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Light in dark places: Grieving family turns to hope in wake of sons’ deaths

Anyone driving by the Finks’ house this season will be greeted by a choreographed light show to some of their sons’ favorite songs. Being something the Finks have discussed for a few years, the light show is a special tribute to the sons they lost within two weeks of each other earlier this year and the son they lost in 2014.

Even in the midst of grief, Susan, the boys’ mother, said she is trying to find light in the darkness.

“They were kind to everyone they met, and they were something special,” she said. “They were both really patriotic, and they were appreciative of living in America. They had a Biblical worldview, and they would both stand up for it.

“Neither of them were big, but both of them would stand up for others – even at their own risk – because it was the right thing to do.”

Each of the Fink boys were born with a genetic immune system deficiency, chronic granulomatous disease, that Susan, the boys’ mother, said could make them more susceptible to certain bacterial and fungal infections. She said that despite the quick timeframe between the boys’ deaths, they were unrelated to each other.

Nicholas Fink was a 10th-grade student at Hartselle High School. Susan described her son as a Lego master and Star Wars fan who liked to build computers – and most importantly, someone who loved people and would help others at his own expense.

Oct. 17, Susan found Nicholas unresponsive and without a heartbeat in his bed. Despite efforts from Susan and her husband, paramedics and the hospital, they were unable to revive Nicholas.

In a Facebook post the following day, Susan wrote, “As you can imagine, we are all devastated beyond comprehension. He was so smart, funny, creative, witty, loving and so full of life to be lived, and how much we miss him already cannot be measured in any other way than tears and groans.

“If I did not know the Lord and His promises, I would surely die of a broken heart.”

Ryan Fink was a 2020 graduate of Hartselle High School and a student at Calhoun Community College. Susan said Ryan had played the marching baritone for several years and dabbled in sports like baseball and basketball.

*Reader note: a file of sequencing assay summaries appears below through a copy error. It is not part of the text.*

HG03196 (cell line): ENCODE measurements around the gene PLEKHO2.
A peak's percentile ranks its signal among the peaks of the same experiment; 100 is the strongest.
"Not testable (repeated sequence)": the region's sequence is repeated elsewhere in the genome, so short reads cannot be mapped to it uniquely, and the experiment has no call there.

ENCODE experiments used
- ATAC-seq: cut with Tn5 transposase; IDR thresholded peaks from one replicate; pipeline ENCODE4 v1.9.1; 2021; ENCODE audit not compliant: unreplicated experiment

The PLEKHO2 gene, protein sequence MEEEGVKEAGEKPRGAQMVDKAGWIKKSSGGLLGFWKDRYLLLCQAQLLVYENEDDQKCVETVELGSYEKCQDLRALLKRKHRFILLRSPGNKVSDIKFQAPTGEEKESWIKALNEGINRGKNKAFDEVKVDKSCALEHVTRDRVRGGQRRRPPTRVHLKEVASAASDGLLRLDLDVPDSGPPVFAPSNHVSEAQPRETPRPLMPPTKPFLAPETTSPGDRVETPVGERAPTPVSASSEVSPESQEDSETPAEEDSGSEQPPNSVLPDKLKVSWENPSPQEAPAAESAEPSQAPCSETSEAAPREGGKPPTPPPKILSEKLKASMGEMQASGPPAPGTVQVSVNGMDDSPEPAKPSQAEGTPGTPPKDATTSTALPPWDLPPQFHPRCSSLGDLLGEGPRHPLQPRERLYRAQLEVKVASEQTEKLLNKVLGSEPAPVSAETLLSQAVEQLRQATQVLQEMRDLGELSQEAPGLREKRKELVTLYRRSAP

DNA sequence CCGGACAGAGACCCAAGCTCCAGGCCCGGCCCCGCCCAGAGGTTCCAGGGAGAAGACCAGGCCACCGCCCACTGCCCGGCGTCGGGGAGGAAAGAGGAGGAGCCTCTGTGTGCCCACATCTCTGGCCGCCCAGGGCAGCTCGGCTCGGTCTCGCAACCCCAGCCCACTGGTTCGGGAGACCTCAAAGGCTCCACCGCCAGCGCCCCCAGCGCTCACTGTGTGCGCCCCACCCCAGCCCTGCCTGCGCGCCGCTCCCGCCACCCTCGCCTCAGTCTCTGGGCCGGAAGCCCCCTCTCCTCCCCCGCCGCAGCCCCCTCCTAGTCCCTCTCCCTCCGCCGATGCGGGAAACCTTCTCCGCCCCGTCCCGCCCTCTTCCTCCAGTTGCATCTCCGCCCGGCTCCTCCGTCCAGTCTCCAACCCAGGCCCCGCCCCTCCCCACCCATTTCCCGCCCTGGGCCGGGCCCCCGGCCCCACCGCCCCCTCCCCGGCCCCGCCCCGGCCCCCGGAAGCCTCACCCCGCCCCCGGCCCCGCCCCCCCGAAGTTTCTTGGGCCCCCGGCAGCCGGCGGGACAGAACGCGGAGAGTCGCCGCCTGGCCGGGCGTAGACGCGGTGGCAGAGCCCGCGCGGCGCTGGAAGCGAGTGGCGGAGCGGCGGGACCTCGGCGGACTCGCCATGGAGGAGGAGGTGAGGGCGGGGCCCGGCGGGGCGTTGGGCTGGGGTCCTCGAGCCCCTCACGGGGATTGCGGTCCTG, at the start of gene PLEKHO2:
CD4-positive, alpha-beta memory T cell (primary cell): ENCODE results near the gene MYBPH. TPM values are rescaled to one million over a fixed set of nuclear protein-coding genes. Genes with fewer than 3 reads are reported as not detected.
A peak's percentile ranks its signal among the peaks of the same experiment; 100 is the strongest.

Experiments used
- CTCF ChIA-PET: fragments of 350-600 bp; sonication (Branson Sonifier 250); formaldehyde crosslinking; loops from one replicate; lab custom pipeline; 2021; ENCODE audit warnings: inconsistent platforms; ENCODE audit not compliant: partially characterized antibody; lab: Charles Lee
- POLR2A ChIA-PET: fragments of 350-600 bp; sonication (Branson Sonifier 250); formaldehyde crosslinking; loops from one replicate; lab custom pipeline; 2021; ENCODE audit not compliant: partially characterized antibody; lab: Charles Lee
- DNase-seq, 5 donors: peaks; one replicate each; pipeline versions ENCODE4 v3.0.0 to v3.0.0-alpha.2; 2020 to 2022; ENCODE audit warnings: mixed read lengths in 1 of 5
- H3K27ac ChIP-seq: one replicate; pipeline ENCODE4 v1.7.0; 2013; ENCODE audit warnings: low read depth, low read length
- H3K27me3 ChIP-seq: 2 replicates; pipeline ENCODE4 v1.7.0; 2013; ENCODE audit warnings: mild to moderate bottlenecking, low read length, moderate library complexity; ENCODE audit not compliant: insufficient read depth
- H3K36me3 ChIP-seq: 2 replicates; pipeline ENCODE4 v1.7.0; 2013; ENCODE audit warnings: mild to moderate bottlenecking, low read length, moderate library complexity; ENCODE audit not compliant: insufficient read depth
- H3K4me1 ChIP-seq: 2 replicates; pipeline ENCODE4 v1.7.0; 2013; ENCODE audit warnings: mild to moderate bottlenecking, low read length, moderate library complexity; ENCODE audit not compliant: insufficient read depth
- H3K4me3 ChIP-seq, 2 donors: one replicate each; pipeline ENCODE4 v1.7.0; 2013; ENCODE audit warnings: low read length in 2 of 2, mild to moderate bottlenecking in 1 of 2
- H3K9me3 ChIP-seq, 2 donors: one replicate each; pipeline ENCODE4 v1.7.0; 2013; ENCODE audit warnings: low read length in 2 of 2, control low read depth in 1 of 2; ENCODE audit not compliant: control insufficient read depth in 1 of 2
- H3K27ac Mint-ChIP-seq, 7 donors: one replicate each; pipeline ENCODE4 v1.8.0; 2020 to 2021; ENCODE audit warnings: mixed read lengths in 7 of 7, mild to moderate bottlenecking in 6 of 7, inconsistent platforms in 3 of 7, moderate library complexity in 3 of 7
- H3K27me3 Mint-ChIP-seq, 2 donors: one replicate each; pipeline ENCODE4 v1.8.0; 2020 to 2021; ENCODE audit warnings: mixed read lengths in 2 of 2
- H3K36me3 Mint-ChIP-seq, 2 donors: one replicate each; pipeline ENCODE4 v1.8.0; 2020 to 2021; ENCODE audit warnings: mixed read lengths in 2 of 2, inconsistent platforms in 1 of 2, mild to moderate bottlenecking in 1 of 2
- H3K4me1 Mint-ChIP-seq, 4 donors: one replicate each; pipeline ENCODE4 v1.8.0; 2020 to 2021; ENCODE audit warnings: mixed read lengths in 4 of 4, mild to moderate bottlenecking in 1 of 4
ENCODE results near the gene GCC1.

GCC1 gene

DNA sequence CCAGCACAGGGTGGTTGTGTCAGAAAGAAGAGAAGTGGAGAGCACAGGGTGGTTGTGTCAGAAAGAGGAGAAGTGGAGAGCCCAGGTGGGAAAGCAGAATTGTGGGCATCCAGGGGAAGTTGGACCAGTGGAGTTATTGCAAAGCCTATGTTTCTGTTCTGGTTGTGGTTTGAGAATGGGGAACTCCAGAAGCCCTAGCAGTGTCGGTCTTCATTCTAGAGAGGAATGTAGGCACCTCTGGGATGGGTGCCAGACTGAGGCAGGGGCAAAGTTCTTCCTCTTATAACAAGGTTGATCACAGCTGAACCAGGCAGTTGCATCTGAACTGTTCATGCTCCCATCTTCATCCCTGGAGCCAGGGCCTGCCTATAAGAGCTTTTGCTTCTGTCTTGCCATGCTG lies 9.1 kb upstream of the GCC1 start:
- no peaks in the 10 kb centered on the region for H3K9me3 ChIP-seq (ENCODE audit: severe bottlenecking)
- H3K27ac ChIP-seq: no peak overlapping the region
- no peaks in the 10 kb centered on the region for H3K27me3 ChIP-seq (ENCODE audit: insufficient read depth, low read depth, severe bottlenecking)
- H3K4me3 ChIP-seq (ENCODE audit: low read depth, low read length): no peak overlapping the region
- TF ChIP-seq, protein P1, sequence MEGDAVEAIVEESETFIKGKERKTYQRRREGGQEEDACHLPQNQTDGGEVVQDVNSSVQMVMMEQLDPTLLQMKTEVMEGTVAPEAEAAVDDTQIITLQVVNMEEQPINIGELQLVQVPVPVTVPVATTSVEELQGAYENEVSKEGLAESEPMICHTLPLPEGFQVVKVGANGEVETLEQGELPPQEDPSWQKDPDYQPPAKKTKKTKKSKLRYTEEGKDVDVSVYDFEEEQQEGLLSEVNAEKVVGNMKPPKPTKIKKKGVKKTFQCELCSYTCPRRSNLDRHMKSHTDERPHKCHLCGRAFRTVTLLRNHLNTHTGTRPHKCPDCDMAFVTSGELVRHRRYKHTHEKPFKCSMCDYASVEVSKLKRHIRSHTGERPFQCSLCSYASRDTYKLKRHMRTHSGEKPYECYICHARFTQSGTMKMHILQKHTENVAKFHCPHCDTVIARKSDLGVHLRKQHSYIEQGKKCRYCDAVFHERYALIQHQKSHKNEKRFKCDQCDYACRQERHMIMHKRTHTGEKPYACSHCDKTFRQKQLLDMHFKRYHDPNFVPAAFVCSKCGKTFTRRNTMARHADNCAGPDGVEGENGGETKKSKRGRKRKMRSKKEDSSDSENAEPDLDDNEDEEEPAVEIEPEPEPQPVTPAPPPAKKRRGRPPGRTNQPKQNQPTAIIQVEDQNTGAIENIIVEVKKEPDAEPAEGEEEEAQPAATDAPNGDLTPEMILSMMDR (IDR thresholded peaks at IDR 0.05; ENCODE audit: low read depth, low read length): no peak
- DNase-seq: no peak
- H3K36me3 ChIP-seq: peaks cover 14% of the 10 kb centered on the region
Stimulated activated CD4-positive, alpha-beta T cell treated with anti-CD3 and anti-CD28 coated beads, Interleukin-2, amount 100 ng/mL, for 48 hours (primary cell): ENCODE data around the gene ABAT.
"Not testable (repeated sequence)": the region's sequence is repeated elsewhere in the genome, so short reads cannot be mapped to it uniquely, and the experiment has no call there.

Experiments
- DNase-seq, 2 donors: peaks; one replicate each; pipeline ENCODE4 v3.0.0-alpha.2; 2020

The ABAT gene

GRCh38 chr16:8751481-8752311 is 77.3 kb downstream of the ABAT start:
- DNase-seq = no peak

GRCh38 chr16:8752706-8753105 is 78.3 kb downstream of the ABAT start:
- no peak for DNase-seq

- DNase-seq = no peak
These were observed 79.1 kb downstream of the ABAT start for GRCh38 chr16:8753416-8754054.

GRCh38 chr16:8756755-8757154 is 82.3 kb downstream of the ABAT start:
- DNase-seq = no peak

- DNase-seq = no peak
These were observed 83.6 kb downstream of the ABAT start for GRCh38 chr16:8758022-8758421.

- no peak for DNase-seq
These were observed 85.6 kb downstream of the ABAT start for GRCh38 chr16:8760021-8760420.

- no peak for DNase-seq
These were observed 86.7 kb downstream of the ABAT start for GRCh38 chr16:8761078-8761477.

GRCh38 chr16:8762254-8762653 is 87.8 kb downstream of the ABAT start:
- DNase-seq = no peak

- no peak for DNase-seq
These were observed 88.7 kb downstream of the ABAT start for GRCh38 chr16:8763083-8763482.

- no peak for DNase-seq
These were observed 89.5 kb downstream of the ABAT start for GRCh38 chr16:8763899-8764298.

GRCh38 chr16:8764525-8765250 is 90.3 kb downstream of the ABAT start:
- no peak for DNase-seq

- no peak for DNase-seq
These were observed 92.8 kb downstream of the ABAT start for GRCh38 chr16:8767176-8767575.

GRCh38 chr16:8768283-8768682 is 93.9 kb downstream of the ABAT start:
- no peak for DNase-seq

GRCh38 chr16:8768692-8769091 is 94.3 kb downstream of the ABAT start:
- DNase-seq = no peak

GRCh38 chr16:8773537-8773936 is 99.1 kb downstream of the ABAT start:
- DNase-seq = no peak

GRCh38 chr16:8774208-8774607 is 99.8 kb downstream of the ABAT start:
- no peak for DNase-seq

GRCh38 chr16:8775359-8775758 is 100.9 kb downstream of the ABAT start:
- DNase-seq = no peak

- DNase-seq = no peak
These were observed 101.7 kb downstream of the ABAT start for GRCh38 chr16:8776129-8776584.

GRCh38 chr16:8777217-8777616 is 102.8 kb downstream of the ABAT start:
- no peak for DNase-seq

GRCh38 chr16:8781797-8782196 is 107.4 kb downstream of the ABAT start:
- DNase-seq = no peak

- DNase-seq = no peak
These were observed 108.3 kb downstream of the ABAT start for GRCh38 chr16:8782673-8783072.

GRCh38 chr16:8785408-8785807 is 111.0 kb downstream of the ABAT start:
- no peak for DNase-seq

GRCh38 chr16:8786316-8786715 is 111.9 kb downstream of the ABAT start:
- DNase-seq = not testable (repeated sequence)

She said she loved Ryan’s desire to be a friend to any in need.

“Ryan loved people. Even when he was little, he was the one in preschool that, if there was a little kid that would want a toy, he’d let them have it. It was his personality that he had enough,” she said.

“He would go to the other side of the playground to talk to another kid that was by themselves.”

Nov. 1, two weeks after Nicholas’ death, Ryan died at 18 years old. Nov. 6, Susan wrote on Facebook, “It hasn’t even been three weeks yet since Nicholas has been gone, and the days without Ryan are crawling by. In a way, it already feels like months, even years, without them, but I think that’s just a continuation of what we feel like living without Gavin.

“It never ends. As long as we are living, we will miss and love these boys. All the memories, all the funny things they did and said, all the hopes and dreams, the life within them – no more. We must look toward Heaven.”

Despite their grief, Susan said she and her husband have clung to their faith. She has taken the opportunity to share her experiences on Facebook in the hope of inspiring other believers and to remind them they have a choice even on the dark days.

“All throughout the Bible, God tells us we will endure suffering, and we don’t know what that’s going to look like. I think we have a choice to make every day,” she said. “We can look at things from a godly perspective or earthly one.

“I think a lot of people call themselves believers but don’t live like believers. I don’t want to be like that,” she added. “That’s the only viewpoint: that there is peace. If I want to do any good in my life, I have to become smaller and do away with my human way.”

With the Facebook posts, much like with the Christmas light display, Susan said she hopes she can bring encouragement and inspiration to others.

“A friend of mine has given me a little book by Samuel Rutherford, the theologian. It summed it up really well: ‘Glorify the Lord in your sufferings, and others will follow you, if they find you strong in the Lord,’” she said. “It’s not about us. Nobody tells us these days, but glorify the Lord in your sufferings. That’s why I write. I feel really prompted to write.

“I think a lot of people hurt, and I am helping more than just me. When I help other people, that helps my sadness.”

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